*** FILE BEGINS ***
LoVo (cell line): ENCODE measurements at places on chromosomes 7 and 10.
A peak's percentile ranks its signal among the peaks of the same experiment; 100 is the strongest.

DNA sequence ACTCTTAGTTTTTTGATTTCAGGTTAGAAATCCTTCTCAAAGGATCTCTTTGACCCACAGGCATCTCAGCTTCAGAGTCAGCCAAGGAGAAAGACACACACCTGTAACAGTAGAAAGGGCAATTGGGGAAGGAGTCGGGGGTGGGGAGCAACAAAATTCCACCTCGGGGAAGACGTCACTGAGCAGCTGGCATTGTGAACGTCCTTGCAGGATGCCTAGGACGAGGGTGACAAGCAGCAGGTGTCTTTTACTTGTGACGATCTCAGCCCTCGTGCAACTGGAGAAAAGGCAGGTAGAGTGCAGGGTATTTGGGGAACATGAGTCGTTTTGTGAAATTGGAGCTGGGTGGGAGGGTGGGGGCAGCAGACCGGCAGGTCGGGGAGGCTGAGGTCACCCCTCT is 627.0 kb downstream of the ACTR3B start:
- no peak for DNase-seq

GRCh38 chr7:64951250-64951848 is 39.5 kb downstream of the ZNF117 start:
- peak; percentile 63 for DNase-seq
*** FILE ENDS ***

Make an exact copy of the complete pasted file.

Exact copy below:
LoVo (cell line): ENCODE measurements at places on chromosomes 7 and 10.
A peak's percentile ranks its signal among the peaks of the same experiment; 100 is the strongest.

DNA sequence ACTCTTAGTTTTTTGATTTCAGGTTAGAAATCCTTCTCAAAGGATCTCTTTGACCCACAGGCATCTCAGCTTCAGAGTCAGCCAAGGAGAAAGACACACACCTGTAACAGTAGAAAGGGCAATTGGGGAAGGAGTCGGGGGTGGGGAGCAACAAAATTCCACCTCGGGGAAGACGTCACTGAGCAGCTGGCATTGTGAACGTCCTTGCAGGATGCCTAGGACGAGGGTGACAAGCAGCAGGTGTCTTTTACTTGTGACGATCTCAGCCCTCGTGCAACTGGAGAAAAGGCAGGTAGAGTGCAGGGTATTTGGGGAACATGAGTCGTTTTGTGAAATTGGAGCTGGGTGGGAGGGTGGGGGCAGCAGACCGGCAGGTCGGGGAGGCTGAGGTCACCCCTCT is 627.0 kb downstream of the ACTR3B start:
- no peak for DNase-seq

GRCh38 chr7:64951250-64951848 is 39.5 kb downstream of the ZNF117 start:
- peak; percentile 63 for DNase-seq